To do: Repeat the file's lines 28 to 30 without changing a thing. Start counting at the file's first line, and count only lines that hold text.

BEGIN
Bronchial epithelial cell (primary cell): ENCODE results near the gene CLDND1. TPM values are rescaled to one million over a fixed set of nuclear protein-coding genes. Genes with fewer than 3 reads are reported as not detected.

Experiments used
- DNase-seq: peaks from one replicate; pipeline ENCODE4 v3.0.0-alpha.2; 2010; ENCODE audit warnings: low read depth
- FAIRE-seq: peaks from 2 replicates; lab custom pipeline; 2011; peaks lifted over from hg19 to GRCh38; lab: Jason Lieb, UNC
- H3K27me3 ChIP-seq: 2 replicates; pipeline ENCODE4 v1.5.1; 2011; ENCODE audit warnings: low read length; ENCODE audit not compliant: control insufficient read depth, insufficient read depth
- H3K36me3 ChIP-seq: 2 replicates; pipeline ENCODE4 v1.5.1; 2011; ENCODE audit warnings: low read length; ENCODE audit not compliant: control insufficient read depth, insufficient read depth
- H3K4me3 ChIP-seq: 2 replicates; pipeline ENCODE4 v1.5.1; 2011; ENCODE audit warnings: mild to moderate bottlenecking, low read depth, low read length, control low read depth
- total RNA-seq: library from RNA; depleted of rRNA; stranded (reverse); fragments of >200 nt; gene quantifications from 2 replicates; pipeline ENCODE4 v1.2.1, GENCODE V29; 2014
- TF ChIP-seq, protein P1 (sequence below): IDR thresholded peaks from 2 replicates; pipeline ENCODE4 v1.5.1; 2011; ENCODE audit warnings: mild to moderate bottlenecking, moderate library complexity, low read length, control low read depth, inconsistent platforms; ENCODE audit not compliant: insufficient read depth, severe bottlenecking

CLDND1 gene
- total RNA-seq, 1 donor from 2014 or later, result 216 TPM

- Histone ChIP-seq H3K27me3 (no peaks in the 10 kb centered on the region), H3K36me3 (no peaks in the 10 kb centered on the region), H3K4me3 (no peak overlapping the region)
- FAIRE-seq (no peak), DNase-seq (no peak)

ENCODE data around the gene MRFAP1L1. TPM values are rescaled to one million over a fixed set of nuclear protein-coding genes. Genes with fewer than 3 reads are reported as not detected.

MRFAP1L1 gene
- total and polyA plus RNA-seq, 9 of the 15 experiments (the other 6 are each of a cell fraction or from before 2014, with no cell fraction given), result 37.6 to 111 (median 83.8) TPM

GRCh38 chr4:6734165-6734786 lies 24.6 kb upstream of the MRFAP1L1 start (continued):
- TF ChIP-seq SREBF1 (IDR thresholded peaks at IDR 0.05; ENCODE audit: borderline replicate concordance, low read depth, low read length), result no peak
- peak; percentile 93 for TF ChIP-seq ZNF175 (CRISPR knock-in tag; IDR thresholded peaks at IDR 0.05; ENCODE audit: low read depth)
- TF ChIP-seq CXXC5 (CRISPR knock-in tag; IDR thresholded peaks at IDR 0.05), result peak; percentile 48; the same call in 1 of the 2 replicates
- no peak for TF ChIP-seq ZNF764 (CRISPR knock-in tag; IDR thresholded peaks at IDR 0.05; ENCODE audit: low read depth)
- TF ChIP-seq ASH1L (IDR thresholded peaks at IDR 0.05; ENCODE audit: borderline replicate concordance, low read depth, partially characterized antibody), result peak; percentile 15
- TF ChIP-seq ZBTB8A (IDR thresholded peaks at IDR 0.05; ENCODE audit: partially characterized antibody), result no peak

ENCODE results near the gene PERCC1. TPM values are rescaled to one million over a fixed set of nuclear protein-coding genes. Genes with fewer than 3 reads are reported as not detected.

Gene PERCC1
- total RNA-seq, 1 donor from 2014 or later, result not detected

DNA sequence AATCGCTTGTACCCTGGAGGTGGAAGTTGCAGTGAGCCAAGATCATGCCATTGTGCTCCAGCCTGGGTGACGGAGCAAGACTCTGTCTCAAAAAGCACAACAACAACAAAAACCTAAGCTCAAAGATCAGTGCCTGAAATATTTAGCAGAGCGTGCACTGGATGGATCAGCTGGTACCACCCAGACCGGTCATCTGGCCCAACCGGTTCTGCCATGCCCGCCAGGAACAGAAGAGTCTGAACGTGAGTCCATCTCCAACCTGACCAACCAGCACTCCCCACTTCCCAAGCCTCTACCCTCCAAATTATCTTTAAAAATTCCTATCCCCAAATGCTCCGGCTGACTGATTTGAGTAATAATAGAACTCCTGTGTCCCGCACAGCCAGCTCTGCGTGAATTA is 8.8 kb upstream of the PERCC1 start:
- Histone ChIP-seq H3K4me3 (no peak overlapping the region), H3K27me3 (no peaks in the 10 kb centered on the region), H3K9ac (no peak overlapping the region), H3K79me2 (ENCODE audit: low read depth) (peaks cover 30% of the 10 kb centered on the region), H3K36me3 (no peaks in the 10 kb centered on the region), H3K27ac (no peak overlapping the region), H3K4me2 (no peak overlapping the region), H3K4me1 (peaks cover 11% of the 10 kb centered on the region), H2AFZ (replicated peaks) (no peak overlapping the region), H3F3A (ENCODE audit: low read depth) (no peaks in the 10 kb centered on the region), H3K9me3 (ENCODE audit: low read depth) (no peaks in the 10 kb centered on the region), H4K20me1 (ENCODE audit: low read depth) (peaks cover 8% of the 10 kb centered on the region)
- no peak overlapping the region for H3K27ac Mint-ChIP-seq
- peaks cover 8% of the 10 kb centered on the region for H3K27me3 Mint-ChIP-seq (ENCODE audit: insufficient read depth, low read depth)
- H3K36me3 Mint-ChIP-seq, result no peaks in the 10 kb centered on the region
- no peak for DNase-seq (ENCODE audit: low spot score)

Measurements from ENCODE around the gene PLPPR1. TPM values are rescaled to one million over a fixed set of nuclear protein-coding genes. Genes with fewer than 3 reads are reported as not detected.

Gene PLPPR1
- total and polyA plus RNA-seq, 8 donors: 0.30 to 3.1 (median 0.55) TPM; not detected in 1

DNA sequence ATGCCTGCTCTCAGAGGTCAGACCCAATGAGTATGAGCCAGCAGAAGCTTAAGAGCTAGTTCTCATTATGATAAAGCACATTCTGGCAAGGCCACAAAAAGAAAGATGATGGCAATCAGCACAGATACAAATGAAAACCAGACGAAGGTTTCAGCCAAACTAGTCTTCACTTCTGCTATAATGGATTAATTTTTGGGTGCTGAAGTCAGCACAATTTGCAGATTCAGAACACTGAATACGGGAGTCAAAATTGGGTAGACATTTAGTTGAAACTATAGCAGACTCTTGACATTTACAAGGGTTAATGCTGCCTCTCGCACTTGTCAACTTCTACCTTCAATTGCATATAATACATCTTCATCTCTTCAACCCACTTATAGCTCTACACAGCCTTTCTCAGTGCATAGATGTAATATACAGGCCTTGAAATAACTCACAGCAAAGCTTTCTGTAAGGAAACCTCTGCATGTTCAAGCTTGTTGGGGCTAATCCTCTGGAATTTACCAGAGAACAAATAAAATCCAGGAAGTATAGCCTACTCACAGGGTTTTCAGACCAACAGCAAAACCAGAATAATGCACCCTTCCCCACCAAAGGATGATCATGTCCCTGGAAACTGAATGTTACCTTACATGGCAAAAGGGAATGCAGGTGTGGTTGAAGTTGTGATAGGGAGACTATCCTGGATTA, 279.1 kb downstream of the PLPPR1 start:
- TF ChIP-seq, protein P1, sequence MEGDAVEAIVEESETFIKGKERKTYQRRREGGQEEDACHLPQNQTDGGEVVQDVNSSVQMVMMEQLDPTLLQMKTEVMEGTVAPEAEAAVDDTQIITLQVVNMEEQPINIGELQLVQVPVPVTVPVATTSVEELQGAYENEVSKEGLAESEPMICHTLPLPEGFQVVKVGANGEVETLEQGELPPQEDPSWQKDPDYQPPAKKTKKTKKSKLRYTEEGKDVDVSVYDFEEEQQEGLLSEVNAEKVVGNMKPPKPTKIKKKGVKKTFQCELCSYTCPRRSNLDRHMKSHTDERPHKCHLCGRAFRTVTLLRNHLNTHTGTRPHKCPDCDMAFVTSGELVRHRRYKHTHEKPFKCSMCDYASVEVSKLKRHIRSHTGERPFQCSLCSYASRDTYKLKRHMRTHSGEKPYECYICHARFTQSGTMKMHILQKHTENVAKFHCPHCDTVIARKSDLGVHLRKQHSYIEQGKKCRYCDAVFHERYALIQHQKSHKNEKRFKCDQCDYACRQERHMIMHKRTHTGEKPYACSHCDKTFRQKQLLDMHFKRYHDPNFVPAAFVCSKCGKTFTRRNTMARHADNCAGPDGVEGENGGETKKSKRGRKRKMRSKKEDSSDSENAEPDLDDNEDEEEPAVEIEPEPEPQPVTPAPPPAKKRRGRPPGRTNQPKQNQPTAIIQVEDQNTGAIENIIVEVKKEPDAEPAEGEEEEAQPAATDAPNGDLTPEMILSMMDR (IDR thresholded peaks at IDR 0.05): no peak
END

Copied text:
- Histone ChIP-seq H3K4me3 (no peak overlapping the region), H3K27me3 (no peaks in the 10 kb centered on the region), H3K9ac (no peak overlapping the region), H3K79me2 (ENCODE audit: low read depth) (peaks cover 30% of the 10 kb centered on the region), H3K36me3 (no peaks in the 10 kb centered on the region), H3K27ac (no peak overlapping the region), H3K4me2 (no peak overlapping the region), H3K4me1 (peaks cover 11% of the 10 kb centered on the region), H2AFZ (replicated peaks) (no peak overlapping the region), H3F3A (ENCODE audit: low read depth) (no peaks in the 10 kb centered on the region), H3K9me3 (ENCODE audit: low read depth) (no peaks in the 10 kb centered on the region), H4K20me1 (ENCODE audit: low read depth) (peaks cover 8% of the 10 kb centered on the region)
- no peak overlapping the region for H3K27ac Mint-ChIP-seq
- peaks cover 8% of the 10 kb centered on the region for H3K27me3 Mint-ChIP-seq (ENCODE audit: insufficient read depth, low read depth)